Being a pioneer sounds exciting and adventuresome. Put your name in a sentence that describes you as a pioneer and you’ll probably feel pretty good about yourself. Fearless. Visionary. Leader. Creator.
But being a pioneer also means that you’ve probably stubbed your toe or bumped your head along the way. For all the glamour the word pioneer evokes, most pioneers have more than their share of setbacks and disappointments.
Still, these experiences are vital. In a youthful, rapidly changing wine world, plenty of vintners–young and old alike–are genuine trailblazers, and while they may not realize it, they’re leading the way for future generations. It’s hard for a thirtysomething winemaker to think of himself or herself as being the Robert Mondavi of their territory.
Yesterday, as I started tasting the Santa Barbara wine futures, I thought about how important it is to have a region's best wines, including the pioneers, in all the top tastings. For without the best wines, it’s harder to measure quality or progress, or even to compare vintages—especially in a young winegrowing area, as there’s a steep learning curve with grapegrowing and winemaking.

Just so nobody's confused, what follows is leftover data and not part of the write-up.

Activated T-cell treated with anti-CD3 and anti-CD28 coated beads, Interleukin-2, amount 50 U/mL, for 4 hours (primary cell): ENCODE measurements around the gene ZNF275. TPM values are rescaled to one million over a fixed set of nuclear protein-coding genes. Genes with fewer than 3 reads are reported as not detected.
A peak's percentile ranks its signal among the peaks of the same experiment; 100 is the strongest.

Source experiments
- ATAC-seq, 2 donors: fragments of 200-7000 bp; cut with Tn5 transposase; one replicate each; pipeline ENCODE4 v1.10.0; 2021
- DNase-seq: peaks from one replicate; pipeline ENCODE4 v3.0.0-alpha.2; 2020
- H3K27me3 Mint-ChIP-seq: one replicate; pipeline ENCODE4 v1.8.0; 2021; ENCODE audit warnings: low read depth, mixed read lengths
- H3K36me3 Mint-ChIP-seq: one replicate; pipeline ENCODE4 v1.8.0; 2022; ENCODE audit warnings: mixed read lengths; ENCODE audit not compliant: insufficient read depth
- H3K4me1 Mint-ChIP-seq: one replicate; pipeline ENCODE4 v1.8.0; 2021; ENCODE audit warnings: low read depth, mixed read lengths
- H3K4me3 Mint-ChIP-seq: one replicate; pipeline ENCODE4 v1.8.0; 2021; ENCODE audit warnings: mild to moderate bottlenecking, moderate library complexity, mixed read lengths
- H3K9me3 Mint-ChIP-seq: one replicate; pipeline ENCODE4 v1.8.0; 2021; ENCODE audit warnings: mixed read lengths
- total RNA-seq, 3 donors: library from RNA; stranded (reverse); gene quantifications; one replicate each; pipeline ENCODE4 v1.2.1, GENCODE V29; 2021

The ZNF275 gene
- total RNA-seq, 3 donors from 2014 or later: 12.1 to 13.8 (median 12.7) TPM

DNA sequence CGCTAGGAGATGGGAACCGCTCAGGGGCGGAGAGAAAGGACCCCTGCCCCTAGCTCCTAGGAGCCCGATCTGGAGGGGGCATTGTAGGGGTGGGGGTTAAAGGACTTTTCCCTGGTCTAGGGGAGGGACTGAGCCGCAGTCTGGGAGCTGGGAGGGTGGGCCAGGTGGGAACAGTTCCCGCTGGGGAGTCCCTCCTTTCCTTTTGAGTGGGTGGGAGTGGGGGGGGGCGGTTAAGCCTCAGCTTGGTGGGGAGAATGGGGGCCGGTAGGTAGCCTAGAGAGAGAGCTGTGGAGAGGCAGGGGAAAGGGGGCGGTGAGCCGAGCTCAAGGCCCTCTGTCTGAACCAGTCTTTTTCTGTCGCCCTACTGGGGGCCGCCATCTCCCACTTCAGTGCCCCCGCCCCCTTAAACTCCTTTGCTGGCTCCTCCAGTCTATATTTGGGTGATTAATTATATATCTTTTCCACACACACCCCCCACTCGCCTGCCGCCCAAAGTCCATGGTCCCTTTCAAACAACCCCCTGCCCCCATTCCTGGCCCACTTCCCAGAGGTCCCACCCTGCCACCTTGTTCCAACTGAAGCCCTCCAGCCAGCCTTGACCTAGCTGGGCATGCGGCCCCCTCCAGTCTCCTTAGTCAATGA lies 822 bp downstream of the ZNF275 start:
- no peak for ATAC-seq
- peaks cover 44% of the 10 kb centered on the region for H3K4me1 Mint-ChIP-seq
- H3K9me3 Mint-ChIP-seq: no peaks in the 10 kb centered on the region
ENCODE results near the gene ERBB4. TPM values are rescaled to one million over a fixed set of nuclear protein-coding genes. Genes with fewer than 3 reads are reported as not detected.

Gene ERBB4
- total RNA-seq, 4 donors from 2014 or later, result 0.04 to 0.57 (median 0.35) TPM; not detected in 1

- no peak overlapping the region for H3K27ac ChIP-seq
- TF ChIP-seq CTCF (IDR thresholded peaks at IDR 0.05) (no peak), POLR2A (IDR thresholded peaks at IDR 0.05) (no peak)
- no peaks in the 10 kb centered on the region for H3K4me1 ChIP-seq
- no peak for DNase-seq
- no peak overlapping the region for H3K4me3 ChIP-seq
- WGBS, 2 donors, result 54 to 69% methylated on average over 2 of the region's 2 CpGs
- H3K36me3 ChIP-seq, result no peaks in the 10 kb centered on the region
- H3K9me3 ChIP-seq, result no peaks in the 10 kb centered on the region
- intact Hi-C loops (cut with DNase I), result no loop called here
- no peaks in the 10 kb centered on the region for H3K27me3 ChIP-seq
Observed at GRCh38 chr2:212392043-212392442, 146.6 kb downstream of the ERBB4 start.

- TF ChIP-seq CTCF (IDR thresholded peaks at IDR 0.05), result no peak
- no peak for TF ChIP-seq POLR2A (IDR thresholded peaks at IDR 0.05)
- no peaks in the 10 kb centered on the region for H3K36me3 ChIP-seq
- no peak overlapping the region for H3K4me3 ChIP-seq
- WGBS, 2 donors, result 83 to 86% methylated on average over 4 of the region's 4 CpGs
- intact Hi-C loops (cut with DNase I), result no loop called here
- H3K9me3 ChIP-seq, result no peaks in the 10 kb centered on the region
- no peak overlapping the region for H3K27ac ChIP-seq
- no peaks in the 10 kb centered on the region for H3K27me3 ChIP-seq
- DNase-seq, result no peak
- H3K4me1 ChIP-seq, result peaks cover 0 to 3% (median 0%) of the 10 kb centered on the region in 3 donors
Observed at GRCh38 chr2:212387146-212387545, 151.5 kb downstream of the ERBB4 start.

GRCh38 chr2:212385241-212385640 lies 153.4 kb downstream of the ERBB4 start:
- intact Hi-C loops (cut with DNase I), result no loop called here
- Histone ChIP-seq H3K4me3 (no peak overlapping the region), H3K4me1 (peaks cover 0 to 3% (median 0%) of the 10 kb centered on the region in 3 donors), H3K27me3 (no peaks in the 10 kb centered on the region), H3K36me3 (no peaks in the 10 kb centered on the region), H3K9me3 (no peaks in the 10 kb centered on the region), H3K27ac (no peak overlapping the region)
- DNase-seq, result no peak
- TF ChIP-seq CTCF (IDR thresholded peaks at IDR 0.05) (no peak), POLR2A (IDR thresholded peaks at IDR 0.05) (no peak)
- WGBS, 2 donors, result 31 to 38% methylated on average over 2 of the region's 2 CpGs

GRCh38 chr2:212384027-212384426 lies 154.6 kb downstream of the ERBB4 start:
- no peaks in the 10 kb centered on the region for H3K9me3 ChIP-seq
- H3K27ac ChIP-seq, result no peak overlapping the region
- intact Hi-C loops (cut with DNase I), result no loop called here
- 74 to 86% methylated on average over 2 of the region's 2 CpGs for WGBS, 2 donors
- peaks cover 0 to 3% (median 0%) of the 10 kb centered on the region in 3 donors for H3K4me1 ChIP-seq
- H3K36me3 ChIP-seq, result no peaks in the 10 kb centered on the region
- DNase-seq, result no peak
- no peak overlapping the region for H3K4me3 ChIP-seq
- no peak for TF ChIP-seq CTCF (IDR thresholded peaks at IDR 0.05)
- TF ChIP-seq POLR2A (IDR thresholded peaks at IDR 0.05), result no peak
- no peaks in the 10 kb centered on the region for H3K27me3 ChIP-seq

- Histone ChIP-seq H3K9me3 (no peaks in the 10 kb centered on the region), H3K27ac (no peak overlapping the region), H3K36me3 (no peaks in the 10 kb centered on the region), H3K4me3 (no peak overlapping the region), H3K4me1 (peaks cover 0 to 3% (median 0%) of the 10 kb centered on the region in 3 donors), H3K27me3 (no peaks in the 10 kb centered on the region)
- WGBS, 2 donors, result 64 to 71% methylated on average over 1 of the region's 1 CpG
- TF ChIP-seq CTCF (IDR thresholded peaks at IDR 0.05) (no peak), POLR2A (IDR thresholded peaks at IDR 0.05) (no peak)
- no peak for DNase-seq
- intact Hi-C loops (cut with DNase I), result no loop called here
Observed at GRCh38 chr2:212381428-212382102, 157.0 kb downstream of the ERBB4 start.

When critics taste Bordeaux futures, for example, they taste all the wines—and once they do that, they have a pretty good read on the vintage quality. Seeing the whole field is important.
In my situation, where only a few Santa Barbara wines are being sold as futures, many of the region’s top wineries that are selling futures didn’t want their young wines reviewed. The specific reasons don’t matter, whether their wines aren’t ready to show now or they’re concerned that a less-than-glowing review will hurt their wine’s chances of success in the marketplace.
One example: There were no Sea Smoke Pinot Noirs yesterday. In the past few barrel tastings, this winery has been a dominant presence, typically offering three great Pinot barrel samples, which ended up being just as great once they were finished, bottled wines. A few other top Pinots were missing from the tasting, which made the group as a whole less exciting than it might have been.
I’m not sure why Sea Smoke, whose winemaker, Kris Curran, left recently, didn’t participate. Since it’s a barrel tasting, the reason why matters less than making sure Sea Smoke is in the tasting of the finished wines (and it will be), because it is an important part of Santa Barbara's wine scene and one of its "grand cru" properties.